How often do you think about yours? Do even know where yours is? My mother gave me mine when I applied for my first passport some 20 years ago, and I can’t think of where it is now.
For the transgendered community in the United States, many of them think about their birth certificates all the time. And in a quiet, simple, but altogether humane move, the New York City Department of Health and Mental Hygiene proposes to make it easier for transgender people to change theirs. Specifically, the city is looking to do away with the proof of surgery requirement.
Still, why is this so important? TheBlot Magazine reached out to transgender activist Andrea Zekis, co-founder of the Arkansas Trans Equality Coalition. According to Zekis, the birth certificate can be far more than a legal point of record. Zekis noted that the birth certificate is “often is the first legal document that needs to be changed before all others can be. So many things are tied in with your birth certificate.”
The biggest hurdle is that most legal jurisdictions will change your birth certificate to reflect the proper sex, but many, including New York City, require proof of a sexual reassignment surgery in order to do so. For transgender individuals, this is significant in that many cannot afford surgery, or it’s simply not desired. Surgery is burdensome, and many insurance providers will not cover the procedure or cover the individual afterward should they fund it by other means.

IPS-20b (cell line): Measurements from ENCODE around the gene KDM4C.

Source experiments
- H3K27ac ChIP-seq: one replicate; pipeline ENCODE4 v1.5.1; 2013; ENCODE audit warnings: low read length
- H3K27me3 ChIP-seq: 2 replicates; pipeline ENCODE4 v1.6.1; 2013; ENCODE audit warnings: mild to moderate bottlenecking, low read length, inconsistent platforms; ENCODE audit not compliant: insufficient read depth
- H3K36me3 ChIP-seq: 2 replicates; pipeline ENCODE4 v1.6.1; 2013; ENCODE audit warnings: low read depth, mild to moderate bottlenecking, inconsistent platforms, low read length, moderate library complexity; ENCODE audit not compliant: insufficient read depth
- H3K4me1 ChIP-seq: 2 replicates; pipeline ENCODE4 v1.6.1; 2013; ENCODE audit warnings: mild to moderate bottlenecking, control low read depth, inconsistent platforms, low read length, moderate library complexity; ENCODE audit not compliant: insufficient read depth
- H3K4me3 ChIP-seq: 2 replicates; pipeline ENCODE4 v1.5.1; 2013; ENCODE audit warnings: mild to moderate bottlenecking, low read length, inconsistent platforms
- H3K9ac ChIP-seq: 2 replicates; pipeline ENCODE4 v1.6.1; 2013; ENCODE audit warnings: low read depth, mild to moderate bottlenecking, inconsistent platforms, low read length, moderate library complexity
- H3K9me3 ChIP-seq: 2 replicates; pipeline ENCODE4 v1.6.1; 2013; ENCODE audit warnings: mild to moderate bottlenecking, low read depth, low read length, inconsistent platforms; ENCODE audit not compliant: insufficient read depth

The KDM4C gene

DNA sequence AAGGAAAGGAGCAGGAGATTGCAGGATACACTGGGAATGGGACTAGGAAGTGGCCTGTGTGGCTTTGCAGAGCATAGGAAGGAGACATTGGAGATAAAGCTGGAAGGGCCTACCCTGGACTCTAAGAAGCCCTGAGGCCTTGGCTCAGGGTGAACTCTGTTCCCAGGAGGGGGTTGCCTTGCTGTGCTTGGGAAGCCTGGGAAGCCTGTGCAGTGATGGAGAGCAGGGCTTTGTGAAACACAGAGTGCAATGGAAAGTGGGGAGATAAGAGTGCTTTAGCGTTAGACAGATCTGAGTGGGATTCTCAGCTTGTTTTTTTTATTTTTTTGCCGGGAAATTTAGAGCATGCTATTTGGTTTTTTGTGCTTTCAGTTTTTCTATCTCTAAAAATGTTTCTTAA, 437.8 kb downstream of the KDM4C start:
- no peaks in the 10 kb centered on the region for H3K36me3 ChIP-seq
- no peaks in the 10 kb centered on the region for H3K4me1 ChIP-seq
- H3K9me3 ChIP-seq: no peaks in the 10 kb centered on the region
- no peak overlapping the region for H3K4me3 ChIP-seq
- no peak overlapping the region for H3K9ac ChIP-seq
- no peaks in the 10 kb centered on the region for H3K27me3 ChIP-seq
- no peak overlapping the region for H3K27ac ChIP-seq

According to Article 207 of the New York City Health Code, the requirements for changing birth certificates are currently:
1. Court-ordered name change
2. Proof of convertive surgery, generally interpreted as genital surgery, with:
3. Surgical operative report; and
4. Post-operative exam by physician specifying change of sex was completed
The proposed changes by the health department would do away with all of those by requiring only that the person supply a letter from a licensed health or mental-health provider reflecting an individual’s request for a correction of sex designation. According to the health department, these providers include licensed physicians, doctoral-level psychologists, clinical social workers, physician assistants, nurse practitioners and mental-health counselors, among others.
“Having such a critical document that correctly reflects your gender identity is a basic human right that too many transgender people have been denied for far too long,” said Council Member Corey Johnson, chair of the council’s Committee on Health. Johnson is also the bill’s sponsor. He noted that “practically speaking, these measures will transform the lives of transgender individuals in so many ways that other people take for granted — from accessing government benefits and health coverage, to getting a job and using appropriate facilities. I want to thank the advocates for their tireless work on this issue, and also Dr. Mary Bassett, Commissioner of the Department of Health and Mental Hygiene, for helping to make New York City a more just place.”
Where a transgender person is born can make a big difference. In fact, states like Tennessee, Idaho and Ohio will not allow for birth certificate changes whatsoever.
Fifty states mean 50 different rules, and you can’t change where you are born. But if New York City is the tren setter it so often has been, maybe this small but distinct move toward equality will catch on elsewhere.
Brock Thompson is a contributing journalist for TheBlot Magazine.